1. Guy Denning (sometimes the “reply to” doesn’t work)
      Yes, you can. It’s on the gov website. Along the same lines, if you have a UK test in order to go to France for example, if you are only there a couple of days you can use that same test, ie within 72 hours, as a pre-travel test to return to the UK.
      Actually the “within 72 hours” (PCR test) is misleading because the site clearly shows it as up to 3 days before your travel day & gives example: if your travel day is Friday you can take your test Tues , Wed, Thurs.

  6. I have not seen my 90 year old mother in England for 18 months and cannot understand why I have to quarantine for 10 days when double jabbed. My question is : if I am in quarantine after a negative test on the day of travel From France why do I have to pay for 2 private tests? This is pure prejudice and politics
    and I can scarcely withhold my rage and fury at the ******* Tories. Shame on you.

  7. I live in a small quiet French hamlet, am double jabbed with the European vaccine, I am very careful when I go shopping, when (rarely) visiting friends observe all the Covid 19 regulations and precautions, have to self isolate for 10 days if I fly back to the UK.
    A lout football supporter can fly to Europe, go to a crowded beach, visit a crowded pub or club, then fly back to the UK and not have to self isolate…………Ludicrous !

  8. How do they verify the vaccinations? The USA is planning to be part of the EU vaccine passport sceme, but perhaps it would be viewed as insufficiently brexity for the UK to join it? Secondly, it would be discriminatory to allow Brits into the UK from France but not the French.
    I don’t see what France (as well as the UK) is doing, in refusing to allow people with the Indian Astra-Zeneca jab to come to France, as any different. It’s all about keeping out Johnie Foreigner, especially if he has a brown skin!
    P.S. Have just been to the UK, done the quarantine and spent the fortune on all the tests — it’s not 10 days of quarantine, it’s 11! The first day is called Day 0!!!

    1. I’ve just done 12 as the testing company took 3 days to process my Day 8 test, which was negative, of course (we’re double jabbed).
      It makes me mad how we’re treated by the UK. The same tests, taken privately in France, cost just Euro 10 each, can be administered by our local nurse, and be uploaded and recognised so smoothly on the French government App. And test results are processed much quicker. All this is just money for Boris’ Boys. I’ve travelled to UK for my daughter’s wedding. I’ve changed the ticket to return back to France asap afterwards, rather than linger in Covid central.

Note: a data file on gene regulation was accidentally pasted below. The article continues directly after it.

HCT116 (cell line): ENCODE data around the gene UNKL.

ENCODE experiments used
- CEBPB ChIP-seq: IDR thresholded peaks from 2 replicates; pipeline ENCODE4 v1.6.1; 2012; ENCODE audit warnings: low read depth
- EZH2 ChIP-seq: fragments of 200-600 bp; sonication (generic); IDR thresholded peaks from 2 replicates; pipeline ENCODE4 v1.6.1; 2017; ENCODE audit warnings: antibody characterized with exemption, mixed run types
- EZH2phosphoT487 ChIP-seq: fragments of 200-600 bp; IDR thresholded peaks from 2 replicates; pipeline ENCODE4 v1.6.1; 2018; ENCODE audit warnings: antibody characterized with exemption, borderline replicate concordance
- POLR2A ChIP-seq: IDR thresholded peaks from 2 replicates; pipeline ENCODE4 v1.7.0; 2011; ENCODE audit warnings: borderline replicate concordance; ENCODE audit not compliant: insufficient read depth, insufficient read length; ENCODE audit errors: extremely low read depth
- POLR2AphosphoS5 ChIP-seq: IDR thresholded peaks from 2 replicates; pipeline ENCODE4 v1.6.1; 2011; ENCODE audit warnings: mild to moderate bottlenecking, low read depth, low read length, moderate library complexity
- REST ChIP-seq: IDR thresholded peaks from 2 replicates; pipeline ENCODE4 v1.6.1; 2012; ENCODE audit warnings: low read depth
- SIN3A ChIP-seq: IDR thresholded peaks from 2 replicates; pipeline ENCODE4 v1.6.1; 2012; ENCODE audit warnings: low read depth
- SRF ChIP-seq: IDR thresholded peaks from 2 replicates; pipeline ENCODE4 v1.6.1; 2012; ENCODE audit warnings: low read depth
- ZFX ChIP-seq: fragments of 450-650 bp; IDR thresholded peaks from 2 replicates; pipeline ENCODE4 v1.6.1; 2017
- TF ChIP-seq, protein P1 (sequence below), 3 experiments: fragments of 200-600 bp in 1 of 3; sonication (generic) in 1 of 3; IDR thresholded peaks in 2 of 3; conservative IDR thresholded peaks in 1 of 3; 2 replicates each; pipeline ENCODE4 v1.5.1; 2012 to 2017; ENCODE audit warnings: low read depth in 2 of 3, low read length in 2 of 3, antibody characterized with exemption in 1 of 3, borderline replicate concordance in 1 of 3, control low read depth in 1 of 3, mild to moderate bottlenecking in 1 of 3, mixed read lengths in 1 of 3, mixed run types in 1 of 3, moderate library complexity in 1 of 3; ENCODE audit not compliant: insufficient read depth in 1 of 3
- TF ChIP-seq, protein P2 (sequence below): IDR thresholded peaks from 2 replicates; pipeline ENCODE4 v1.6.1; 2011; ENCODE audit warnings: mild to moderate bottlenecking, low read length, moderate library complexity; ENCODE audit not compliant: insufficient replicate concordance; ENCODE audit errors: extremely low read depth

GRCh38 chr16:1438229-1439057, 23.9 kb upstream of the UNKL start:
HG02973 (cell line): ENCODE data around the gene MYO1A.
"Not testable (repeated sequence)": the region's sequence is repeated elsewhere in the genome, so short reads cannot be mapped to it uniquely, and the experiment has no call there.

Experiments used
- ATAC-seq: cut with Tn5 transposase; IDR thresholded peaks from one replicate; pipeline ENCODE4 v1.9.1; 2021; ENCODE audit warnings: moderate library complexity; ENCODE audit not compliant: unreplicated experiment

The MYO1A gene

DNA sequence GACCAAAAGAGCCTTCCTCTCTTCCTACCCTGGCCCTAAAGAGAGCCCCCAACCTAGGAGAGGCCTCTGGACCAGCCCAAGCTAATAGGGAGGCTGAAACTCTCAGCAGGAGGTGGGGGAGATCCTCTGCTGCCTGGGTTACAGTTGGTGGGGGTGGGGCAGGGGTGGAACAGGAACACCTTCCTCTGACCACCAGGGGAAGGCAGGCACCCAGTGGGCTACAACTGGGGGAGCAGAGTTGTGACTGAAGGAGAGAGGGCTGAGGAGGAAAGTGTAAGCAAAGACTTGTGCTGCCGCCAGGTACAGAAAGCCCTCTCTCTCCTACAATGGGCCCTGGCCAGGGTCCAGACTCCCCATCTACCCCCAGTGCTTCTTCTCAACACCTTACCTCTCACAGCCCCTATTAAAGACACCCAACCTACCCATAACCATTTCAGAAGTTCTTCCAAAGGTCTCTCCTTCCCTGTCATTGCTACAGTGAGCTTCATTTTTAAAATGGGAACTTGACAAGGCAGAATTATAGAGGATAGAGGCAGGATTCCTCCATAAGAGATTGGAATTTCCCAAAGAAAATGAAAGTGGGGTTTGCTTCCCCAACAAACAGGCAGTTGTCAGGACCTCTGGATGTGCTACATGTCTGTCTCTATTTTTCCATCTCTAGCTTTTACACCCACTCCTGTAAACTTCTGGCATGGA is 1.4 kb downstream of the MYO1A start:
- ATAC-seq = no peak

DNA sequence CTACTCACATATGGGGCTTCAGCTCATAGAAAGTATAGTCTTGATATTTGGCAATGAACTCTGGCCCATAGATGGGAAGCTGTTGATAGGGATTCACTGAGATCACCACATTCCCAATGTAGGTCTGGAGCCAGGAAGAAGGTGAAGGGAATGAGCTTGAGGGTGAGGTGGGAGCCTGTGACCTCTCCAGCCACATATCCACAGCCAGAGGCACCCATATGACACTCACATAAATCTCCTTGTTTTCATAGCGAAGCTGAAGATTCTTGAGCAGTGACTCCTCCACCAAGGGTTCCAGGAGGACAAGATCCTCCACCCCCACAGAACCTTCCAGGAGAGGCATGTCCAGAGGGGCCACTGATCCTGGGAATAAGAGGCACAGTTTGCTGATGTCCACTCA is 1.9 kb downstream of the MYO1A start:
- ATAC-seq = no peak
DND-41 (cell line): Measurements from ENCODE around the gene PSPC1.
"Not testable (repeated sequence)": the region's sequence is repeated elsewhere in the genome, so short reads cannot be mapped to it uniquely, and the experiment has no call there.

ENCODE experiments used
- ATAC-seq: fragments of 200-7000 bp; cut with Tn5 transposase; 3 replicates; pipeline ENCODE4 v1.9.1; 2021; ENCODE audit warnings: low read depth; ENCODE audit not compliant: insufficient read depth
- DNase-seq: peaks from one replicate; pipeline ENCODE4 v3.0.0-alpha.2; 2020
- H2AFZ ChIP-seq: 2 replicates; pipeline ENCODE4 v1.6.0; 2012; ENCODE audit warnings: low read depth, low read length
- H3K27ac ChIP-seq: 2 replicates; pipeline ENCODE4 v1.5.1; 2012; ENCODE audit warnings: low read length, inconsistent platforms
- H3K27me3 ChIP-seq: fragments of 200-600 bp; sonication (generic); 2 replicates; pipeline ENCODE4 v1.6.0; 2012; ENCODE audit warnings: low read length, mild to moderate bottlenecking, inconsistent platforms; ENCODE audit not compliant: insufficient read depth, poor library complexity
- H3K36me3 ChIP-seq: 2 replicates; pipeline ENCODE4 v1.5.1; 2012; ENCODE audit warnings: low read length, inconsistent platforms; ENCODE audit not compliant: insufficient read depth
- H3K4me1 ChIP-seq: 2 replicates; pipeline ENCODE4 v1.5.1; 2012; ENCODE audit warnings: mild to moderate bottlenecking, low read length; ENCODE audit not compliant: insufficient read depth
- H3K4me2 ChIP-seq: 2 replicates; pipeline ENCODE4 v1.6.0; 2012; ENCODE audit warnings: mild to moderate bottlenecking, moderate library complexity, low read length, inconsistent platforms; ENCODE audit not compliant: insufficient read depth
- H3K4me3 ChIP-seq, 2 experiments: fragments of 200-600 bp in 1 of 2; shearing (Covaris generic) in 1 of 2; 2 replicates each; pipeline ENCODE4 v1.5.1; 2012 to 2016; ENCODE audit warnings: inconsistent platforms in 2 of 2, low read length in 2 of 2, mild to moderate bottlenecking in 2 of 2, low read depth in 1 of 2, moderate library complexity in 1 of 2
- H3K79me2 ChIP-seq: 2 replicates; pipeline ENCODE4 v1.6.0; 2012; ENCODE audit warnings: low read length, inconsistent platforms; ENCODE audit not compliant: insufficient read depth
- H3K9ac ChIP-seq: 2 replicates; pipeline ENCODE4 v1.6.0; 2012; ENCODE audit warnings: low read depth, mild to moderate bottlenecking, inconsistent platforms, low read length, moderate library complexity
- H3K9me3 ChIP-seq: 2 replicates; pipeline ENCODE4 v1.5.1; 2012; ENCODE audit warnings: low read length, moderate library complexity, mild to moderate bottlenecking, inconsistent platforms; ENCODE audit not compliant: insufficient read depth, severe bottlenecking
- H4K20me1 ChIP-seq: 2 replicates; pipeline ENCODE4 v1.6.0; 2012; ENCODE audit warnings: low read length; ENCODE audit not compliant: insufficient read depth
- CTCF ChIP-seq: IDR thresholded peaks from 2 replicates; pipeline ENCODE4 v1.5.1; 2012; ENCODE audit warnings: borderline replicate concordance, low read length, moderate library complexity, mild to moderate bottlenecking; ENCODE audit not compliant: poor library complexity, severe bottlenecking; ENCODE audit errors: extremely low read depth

1. Sorry about your testing company, mine was prompt. I think they’re not the same tests, if sent to a lab, as pre-travel administered by the French nurse. (At the stage I travelled the pre-departure one could be either).I think day 2 & 8 have to be PCR tests, whereas I had a pret-travel antigen test done by the local nurse which is speedily read like a pregnancy test. Then days 2 & 8 were PCR. It certainly is profiteering though, like so much of what’s gone on with PPE.

  9. I suppose I should be surprised about this nonsense decision. Brits who have had their two jabs in England can return to England without having to quarantine. This Brit who lives in France and has had the SAME two jabs – but in France, cannot! A 6 year-old can understand the absurdity! However the Front Bench is incapable of comprehending. Congratulations to all those who voted for this absurd lot to govern the U.K.!

  10. I fully agree with the comments calling out the absolute absurdity of this situation. It makes no common or medical sense whatsoever. I just travelled to France from the UK and had no problems entering France even though I had one jab in the UK and another in the USA where I am also resident. At least the French Government are using common sense in their approach and I applaud them. The UK Government needs to be called to account and I intend to write my MP about this.

    1. I wish you luck Gary but they don’t answer to anyone except their own self interests, or the back benchers they want to placate. They won’t answer direct questions at PMQs, they won’t allow the tougher journalists to ask a Q at the briefings. BJ won’t go on the Today programme (yet huge numbers of people criticise the BBC for not being critical enough). They are masters of deceit and deception. They push training for jobs ahead of critical thinking in education. They got elected on slogans & prejudice & they are still popular. They make the sort of ridiculous decisions that a bunch of headless chickens would make but smooth talk their way out of it every time. I really hope you have a decent MP.

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For members


Reader question: Are there private beaches in France?

Amid accusations of racism at fancy seaside resorts and legal controversies surrounding US statesmen, we take a look at the law surrounding private beaches in France.